TSA Finds 3 Times Usual Rate Of Guns At Checkpoints, Despite Drop In Air Traffic
The number of people flying on commercial jetliners is down 75% from last summer, but the rate of those getting caught either inadvertently or deliberately trying to bring a gun on board is soaring.
Transportation Security Administration officers are finding guns in carry on bags at security checkpoints at a rate three times higher than they did last summer. And 80% of those guns are loaded.
The TSA reports that officers seized more than 300 guns from backpacks, shoulder bags, purses and other carry on baggage in July, a rate of 15.3 guns for every one million people screened. That's compared to a rate of 5.1 guns per million people screened in July of last year.
The rate is "particularly alarming, given that TSA screened about 75% fewer passengers in July 2020, over the previous year's volume," the agency said in a news release.
"Even more concerning is that 80 percent of the firearms coming into the checkpoint are loaded," TSA Administrator David Pekoske said. "It's just an accident waiting to happen."
The number of people going through airport security screening checkpoints hit a five-month high this past weekend, with nearly 832,000 people screened across the country on Sunday. That's the most people passing through TSA checkpoints since March 17, but it's still close to 70% fewer people than on the same Sunday last August.
Officers found 27 guns in carry on baggage at Atlanta's Hartsfield-Jackson airport in July, 13 at Denver International Airport,13 at Dallas-Forth Worth, and 12 at Nashville's airport.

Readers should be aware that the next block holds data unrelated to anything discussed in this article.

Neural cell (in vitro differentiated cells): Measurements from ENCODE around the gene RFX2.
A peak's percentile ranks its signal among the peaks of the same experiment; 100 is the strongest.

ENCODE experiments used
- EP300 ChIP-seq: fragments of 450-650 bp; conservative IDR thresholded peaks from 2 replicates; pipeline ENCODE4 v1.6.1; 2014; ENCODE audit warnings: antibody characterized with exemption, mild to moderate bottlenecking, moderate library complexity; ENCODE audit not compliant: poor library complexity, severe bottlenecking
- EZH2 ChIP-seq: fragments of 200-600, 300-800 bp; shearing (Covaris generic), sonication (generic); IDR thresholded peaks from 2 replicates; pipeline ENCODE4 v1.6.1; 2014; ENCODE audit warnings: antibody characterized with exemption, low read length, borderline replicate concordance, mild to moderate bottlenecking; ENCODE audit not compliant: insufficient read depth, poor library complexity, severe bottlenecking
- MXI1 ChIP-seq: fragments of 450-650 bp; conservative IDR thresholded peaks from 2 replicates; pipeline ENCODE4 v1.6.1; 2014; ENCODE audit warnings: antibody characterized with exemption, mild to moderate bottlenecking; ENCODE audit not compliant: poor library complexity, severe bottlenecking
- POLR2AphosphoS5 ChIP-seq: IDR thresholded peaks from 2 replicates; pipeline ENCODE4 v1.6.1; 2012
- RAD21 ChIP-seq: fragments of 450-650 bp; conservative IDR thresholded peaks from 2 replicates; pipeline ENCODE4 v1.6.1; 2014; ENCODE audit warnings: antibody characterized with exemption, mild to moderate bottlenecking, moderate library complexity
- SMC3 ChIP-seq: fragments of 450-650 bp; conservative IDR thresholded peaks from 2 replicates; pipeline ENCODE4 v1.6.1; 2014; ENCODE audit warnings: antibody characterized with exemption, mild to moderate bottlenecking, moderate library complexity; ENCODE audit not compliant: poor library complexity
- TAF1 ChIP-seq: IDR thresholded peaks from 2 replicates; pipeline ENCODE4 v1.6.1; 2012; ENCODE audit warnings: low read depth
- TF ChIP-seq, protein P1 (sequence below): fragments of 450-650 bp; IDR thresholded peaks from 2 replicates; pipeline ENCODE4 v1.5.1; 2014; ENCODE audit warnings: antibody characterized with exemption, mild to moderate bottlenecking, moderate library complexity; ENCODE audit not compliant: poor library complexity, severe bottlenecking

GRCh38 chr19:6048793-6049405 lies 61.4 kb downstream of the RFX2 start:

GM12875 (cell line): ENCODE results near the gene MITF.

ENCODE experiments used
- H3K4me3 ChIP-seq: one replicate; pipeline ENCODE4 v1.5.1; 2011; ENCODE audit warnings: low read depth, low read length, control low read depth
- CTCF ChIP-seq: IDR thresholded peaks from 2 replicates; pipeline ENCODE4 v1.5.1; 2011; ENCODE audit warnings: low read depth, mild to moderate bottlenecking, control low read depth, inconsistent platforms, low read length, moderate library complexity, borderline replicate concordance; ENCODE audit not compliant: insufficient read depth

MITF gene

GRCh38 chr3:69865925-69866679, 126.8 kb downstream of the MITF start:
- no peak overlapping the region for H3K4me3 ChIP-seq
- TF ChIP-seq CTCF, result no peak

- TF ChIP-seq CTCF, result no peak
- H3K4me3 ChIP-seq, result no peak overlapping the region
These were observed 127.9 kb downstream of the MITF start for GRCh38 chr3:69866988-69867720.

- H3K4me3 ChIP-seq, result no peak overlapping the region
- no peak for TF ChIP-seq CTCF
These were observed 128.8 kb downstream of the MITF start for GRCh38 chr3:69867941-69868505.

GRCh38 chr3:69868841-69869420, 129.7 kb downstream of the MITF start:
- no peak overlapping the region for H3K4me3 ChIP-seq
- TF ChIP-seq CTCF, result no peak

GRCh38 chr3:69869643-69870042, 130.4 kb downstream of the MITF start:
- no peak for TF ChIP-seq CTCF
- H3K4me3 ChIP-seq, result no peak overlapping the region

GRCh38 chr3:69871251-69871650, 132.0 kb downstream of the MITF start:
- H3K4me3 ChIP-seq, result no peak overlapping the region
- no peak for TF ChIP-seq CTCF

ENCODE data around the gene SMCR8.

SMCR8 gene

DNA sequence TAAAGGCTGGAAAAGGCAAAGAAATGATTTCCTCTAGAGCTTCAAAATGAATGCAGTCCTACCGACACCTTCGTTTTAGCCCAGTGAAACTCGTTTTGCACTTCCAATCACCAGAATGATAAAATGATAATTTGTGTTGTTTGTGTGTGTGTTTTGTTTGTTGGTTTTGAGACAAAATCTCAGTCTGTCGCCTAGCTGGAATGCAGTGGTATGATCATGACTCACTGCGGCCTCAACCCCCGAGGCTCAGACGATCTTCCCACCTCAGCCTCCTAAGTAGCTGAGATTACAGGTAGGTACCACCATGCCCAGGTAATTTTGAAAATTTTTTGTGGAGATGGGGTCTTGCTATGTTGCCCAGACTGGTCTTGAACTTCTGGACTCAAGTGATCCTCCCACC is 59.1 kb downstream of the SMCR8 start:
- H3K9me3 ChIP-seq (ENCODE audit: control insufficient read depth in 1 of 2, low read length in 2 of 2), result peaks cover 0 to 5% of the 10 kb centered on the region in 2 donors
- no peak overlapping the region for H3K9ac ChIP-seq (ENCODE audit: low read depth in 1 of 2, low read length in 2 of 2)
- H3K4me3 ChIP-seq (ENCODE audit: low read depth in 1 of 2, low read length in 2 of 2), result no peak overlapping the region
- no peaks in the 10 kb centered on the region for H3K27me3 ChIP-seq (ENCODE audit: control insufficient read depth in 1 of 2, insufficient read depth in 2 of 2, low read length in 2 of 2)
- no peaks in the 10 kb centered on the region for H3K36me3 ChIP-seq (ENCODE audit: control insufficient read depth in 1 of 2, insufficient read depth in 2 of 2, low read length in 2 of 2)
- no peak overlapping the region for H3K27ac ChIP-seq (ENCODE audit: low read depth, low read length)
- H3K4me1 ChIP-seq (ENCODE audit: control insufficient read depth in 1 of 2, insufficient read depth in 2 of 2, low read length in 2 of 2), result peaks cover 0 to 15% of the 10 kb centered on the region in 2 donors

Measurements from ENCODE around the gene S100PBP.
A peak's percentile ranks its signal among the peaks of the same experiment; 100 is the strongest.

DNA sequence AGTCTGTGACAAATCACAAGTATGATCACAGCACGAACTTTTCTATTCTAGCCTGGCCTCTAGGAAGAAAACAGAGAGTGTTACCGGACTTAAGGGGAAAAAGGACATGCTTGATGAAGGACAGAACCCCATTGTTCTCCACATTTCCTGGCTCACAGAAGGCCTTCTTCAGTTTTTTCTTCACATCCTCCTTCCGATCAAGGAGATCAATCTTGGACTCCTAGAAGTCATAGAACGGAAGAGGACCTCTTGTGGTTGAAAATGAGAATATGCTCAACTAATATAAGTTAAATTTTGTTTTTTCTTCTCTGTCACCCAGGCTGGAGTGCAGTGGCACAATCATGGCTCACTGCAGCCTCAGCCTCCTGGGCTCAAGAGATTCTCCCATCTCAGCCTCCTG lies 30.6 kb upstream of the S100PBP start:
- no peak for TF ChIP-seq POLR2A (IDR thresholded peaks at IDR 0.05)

Last year, the TSA confiscated a record 4,432 guns at airport security checkpoints, an average of about a dozen a day.
One of the reasons more guns are being detected at airports could simply be that more people have guns. The FBI conducted 3.6 million background checks for firearms purchases last month, up 79% from July, 2019. That follows a 70% increase in background checks in June, and the number of background checks on gun buyers has topped three million in four of the last five months, according to the Associated Press. The last time gun buyer background checks surpassed the three million mark was December of 2015.
But it could also be that with far fewer travelers going through screening, TSA officers are missing fewer guns in checked baggage.
New research published in the INFORMS Journal on Applied Analytics suggests TSA officers may miss hundreds, if not thousands, of firearms at airport security checkpoints each year.
The study's author, University of Illinois professor Sheldon Jacobson, finds that between 2014 and 2016, close to 65% of weapons hidden in carry-on baggage were not detected by TSA screeners. He says TSA screener distraction and fatigue are the likely cause of such errors.
Jacobson suggests that with up to 94% fewer people passing through security checkpoints during the pandemic, (75% fewer in July), "officers working standard lanes are more focused, so miss less."
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